Yes I can, provided the school are happy for me to visit. The Mobile Therapy Room makes school visits very easy as there is no need for the school to find a room for me to work in. If you would like me to see your child in school without you being present, I will make sure that we arrange for me to give you feedback on how the session went and what you can do to help your child at home. We can do that however suits you best whether that’s by phone, email or in person.
I can certainly treat lisps as they are a speech sound substitution like any other. Whilst I can give some general advice about stammering, it is a very specialist niche of speech & language therapy and I am not trained in the specific techniques required to work on a persistent stammer.
In 10 years of working with some of the most profoundly disabled people, I have never met anyone who does not communicate at all! Some individuals don’t have any speech which leads people to say things like ‘they don’t have any communication’, but a closer observation reveals that they usually have a huge range of non verbal methods of communication. There is so much more to communication than just speech – please see the About Communication page for more details.
No, in fact many studies have shown that using sign language and symbols actually helps bring on a child’s talking. Indeed, many nurseries now use signed English routinely to support the development of the children in their care.
If you are interested to learn more, you can find an easily readable review of a scientific paper reviewing the effect of signing on speech & communication development by clicking here.
No they are not. In terms of communication, signs are shapes or gestures usually made with the hands as part of a ‘sign language’ like Signalong, Makaton or British Sign Language.
Symbols are simple pictures that stand for words. There are lots of different symbol ‘vocabularies’, a bit like there are different alphabets for some of the world’s languages. It doesn’t really matter which one you use as long as you are consistent.
- Key word signing – here only the key words of a sentence are signed to support understanding of the main spoken language being used. If you are speaking English, this can be called ‘signed English’. Sign languages like this have large vocabularies of naming, action and describing words but very little by way of grammar. Examples are Makaton, Signalong and Canaan Barrie signs.
- Sign Systems that are languages in their own right like British Sign Language (BSL) and American Sign Language (ASL). These have their own grammar, word order and culture associated with them. BSL is as different from English as Greek or Spanish are. Interestingly, BSL and ASL are also completely different from each other, much moreso than British and American English. There are also different ‘accents’ and regional variations within sign languages like BSL and ASL.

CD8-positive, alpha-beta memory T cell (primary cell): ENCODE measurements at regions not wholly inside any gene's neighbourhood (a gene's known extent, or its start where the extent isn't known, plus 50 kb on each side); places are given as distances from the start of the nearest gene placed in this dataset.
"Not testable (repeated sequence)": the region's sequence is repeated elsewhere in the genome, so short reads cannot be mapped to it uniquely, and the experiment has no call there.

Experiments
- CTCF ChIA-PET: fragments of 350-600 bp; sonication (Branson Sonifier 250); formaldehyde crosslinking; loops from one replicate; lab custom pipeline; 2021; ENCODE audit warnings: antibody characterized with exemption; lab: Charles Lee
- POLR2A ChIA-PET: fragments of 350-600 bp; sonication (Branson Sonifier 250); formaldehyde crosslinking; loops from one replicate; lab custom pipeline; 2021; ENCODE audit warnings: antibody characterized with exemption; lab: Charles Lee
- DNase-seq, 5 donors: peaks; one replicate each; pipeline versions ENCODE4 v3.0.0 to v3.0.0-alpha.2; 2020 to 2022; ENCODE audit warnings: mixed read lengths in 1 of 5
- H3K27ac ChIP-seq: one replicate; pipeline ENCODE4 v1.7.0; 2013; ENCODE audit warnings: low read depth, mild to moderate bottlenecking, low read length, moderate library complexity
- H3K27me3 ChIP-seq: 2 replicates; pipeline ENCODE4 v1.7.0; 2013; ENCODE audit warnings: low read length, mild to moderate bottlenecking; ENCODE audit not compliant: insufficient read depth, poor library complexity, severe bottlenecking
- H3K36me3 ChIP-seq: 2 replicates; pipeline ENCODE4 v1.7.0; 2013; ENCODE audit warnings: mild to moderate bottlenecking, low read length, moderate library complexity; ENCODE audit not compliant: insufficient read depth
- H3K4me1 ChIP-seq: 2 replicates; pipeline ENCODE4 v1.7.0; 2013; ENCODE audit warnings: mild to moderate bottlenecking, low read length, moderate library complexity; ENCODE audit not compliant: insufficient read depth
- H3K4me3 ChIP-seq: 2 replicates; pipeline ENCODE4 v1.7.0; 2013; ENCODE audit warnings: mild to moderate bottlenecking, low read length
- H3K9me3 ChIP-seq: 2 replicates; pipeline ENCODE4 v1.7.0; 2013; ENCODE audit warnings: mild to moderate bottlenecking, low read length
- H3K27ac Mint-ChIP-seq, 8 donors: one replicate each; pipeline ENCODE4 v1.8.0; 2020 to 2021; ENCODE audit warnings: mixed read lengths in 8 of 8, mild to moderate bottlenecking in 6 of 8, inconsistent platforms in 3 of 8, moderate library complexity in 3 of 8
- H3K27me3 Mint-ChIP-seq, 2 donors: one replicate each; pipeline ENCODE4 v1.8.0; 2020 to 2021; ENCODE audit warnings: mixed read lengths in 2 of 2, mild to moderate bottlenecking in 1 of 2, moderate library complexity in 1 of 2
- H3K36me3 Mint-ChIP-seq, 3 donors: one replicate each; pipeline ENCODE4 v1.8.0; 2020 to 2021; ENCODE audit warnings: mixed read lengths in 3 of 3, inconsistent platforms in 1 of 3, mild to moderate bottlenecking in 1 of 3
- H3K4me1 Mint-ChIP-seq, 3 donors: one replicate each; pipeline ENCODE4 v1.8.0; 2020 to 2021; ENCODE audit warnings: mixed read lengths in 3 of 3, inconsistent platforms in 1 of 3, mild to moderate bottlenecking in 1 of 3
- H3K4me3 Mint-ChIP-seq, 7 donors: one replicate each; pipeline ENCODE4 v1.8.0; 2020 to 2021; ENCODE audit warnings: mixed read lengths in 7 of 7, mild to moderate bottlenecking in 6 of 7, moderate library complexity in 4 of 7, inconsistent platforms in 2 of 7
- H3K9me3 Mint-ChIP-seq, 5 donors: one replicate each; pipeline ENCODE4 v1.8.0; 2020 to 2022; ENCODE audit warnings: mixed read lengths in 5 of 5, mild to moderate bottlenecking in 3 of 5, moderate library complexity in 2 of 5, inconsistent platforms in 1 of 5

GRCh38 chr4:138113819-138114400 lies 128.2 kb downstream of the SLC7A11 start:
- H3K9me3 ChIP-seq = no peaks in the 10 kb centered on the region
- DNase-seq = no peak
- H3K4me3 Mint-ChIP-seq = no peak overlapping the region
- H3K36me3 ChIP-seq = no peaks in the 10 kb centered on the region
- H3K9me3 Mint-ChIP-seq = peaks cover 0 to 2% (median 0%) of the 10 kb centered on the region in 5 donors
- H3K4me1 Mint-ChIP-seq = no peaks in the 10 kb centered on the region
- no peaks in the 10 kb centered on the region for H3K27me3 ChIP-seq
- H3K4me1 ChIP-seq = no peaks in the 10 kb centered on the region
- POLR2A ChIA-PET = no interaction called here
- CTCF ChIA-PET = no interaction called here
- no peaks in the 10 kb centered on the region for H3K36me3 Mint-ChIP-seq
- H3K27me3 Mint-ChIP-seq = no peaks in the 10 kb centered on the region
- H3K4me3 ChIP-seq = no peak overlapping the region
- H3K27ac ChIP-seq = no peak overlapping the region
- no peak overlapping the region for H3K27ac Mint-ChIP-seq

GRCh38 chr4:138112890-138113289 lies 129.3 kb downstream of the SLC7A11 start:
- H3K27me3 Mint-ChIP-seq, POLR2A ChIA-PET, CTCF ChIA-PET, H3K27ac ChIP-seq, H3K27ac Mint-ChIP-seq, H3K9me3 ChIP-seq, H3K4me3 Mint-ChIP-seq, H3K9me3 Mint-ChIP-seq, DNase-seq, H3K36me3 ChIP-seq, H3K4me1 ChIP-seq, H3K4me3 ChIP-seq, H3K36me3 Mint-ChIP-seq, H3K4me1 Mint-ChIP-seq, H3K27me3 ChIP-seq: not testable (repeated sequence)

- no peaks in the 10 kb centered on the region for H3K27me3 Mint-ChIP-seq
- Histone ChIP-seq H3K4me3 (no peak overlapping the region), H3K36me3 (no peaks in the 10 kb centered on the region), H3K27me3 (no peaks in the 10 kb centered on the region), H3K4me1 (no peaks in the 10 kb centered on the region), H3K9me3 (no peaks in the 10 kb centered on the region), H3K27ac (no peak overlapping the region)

- Expressive language is the ability to use vocabulary and to put words together into sentences to express yourself. It covers vocabulary, use of grammar and reasons for communication (asking for things, making comments, getting attention…)
- Receptive language (or comprehension) is about understanding what is said to you. In typical development, understanding always develops ahead of expressive language. For example, a child who understands 3 key words in a sentence may only speak in single words.
It can, yes, although this does depend on the type of speech problem your child has so do ask your child’s speech & language therapist for their opinion. Phonology problems are more likely to and often do go along with difficulty reading and spelling. As described in the previous question, Phonology is a bit like a computer program that tells your brain how to break down words and how to add sounds together to make words. If there is a ‘bug’ in that computer program, you are likely to have problems first with speech, then with reading and writing.
Early treatment by a speech & language therapist can help reduce the impact of a speech problem on literacy learning.
- Articulation is the physical act of producing a speech sound. This is affected by how your mouth and tongue are shaped, how strong the muscles in your mouth are and how well you can co-ordinate fine oral movements.
- Phonology is a bit like a computer program for producing speech. When you speak a word, your brain has to work out which sounds you will need, what order they go in and how your muscles will need to move to make the sounds. Like all computer programs, this can sometimes get a bit muddled!
Jena Casbon, a speech & language pathologist (therapist in the UK!) in New Orleans, has been working hard and is putting the finishing touches to her new book, The Independent Clinician Guide to Creating a Web Presence. The book aims to guide independent healthcare clinicians to help them build an effective website and develop their web presence. Jena has pulled together examples from the personal experiences for over 100 clinicians worldwide and Blethers is included!
I think that Jena’s book will be an invaluable resource for Independent SLTs as we really can’t afford to ignore the power of the internet today. I know from my own experience that building good website is a steep learning curve and I welcome any help and advice I can get. I’ll certainly be buying a copy of The Independent Clinician Guide to Creating a Web Presence when it is published!
Click here to tell Jena about your experience of promoting your business (or not!) using the internet.